Stephen Walt says: In the world of intelligence, extramarital dalliances are dangerous because they create the obvious potential for blackmail. If some foreign intel service found out that a mid-level intelligence analyst or operative was cheating, they might be able to extract sensitive

East Timor: A matter of perspective

Dr John Blaxland is a Senior Fellow at the Strategic and Defence Studies Centre, ANU. I note Hugh White's response to the comments by Jeffrey Grey and Al Palazzo on East Timor and it strikes me how different perspectives can be from Canberra (where Hugh was based at the time) when compared

Monday linkage: China reform, Bond villains, PNG democracy, Fiji and more

China watchers having their Twitter accounts hacked during the Party Congress? (Thanks Danielle.) Don't ignore the history of liberalism and reform in China. There's another China story out there, says Paul Monk. Scathing assessment of David Petraeus: 'More so than any other leading military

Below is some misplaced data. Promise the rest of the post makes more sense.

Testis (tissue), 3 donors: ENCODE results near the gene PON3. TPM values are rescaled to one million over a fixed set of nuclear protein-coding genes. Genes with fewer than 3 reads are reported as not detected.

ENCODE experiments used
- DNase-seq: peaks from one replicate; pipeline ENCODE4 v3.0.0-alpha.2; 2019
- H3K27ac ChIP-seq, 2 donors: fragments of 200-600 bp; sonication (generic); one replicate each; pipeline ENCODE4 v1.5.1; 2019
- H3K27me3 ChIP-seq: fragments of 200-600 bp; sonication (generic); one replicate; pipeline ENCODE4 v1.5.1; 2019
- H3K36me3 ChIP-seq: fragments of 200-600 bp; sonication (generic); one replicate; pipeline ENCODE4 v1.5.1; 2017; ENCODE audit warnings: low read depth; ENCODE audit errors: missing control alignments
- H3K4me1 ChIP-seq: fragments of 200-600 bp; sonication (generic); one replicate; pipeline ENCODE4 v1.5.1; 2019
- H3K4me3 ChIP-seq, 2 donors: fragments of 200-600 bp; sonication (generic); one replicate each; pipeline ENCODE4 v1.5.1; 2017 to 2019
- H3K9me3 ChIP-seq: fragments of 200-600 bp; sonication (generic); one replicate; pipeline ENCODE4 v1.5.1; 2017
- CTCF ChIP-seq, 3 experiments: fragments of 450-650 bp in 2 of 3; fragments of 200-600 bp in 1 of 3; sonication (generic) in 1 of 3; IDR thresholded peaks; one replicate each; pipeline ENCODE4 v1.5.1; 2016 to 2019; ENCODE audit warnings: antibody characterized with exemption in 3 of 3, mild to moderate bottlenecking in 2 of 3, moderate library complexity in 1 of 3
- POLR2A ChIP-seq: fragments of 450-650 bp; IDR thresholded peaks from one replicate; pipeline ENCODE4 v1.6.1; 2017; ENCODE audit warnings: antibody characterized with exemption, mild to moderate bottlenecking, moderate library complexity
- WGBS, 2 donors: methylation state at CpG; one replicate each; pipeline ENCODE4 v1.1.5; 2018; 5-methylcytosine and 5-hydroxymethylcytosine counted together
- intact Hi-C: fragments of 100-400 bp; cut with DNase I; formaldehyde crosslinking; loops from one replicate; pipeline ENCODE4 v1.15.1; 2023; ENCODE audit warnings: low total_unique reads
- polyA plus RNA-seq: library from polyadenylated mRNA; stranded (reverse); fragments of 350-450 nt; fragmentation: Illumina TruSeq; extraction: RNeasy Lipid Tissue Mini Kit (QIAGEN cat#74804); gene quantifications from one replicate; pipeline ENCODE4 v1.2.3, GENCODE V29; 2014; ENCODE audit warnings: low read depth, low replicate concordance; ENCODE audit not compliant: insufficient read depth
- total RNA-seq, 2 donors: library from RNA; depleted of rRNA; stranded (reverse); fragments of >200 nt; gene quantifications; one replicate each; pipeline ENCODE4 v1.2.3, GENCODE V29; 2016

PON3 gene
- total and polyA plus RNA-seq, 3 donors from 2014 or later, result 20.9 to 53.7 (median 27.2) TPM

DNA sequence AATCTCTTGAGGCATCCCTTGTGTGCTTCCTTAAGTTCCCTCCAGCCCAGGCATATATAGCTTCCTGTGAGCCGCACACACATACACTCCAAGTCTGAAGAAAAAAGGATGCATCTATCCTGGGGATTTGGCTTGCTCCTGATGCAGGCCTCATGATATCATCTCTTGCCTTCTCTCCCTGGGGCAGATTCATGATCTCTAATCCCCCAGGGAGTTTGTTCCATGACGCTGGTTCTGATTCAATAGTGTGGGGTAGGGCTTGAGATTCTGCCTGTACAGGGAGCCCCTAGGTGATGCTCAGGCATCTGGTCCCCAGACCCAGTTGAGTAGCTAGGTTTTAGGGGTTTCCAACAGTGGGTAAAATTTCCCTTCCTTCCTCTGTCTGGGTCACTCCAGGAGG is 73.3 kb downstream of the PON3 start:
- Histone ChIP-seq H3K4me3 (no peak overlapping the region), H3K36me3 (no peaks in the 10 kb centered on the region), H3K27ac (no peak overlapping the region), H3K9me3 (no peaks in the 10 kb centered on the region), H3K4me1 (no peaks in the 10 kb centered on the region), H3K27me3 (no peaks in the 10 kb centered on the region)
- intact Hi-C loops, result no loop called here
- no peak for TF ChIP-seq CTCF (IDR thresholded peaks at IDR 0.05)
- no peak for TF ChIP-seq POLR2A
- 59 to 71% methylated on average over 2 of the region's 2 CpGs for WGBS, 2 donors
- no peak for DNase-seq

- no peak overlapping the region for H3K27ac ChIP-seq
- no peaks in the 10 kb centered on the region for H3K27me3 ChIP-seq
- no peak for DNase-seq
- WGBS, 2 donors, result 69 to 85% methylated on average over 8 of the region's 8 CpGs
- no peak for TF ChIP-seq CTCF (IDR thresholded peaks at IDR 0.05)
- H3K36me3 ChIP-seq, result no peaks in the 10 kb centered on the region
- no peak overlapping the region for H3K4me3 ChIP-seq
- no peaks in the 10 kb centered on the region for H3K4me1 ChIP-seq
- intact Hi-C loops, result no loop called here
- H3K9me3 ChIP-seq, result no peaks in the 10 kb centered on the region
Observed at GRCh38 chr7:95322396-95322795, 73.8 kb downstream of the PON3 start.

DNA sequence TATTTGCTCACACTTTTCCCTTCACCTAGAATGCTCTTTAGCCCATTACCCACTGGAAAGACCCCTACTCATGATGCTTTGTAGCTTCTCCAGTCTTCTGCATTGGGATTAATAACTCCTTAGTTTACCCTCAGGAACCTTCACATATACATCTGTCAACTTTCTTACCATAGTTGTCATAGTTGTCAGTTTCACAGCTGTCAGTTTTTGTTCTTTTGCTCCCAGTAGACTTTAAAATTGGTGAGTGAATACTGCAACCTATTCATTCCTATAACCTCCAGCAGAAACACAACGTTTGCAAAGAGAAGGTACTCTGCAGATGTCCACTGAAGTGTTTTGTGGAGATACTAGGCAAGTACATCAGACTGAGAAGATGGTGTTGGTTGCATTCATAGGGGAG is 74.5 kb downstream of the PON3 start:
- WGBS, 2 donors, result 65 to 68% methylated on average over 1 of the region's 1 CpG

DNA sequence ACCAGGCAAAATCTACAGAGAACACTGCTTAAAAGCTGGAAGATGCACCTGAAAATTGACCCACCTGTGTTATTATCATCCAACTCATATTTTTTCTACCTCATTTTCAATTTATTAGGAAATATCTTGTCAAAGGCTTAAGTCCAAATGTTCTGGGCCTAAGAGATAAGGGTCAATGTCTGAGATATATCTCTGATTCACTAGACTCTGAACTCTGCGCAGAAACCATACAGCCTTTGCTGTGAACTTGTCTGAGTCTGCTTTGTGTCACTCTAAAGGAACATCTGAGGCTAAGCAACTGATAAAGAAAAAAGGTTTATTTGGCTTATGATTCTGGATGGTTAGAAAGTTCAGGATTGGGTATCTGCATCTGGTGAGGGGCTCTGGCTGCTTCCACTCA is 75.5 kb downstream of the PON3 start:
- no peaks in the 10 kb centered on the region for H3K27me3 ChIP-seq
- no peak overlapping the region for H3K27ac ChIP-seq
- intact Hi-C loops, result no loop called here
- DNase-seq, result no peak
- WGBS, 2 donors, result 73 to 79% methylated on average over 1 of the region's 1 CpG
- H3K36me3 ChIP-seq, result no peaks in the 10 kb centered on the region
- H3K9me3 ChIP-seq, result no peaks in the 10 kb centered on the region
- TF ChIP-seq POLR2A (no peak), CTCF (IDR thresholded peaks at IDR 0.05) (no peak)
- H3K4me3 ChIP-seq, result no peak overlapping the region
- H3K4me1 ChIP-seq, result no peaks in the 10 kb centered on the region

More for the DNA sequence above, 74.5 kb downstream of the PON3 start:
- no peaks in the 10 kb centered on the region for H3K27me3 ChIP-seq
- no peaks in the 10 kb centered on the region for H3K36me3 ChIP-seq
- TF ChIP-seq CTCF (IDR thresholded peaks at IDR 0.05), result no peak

Funding Australia future

As the IMF has recently pointed out, these are tough times for the global economy, with a range of international economic risks including the ongoing crisis in the eurozone, the looming US fiscal cliff, the deterioration in sovereign creditworthiness across much of the developed world, and

The tabloids and the Asian century

I thought Graeme Dobell's column on the Asian Century White Paper last week was a real cracker. I found this passage particularly reassuring: Malcolm Cook remarks on the limited coverage by the tabloids. The tabloids are, indeed, important attack dogs because of their finely tuned populist

Lessons from five years of blogging

A number of people who couldn't attend the speech I gave last night in Canberra on '10 lessons from 5 years of political blogging' have been kind enough to ask me whether they could see it in published form. The talk wasn't entirely scripted, so I don't have a finished text yet, but I will make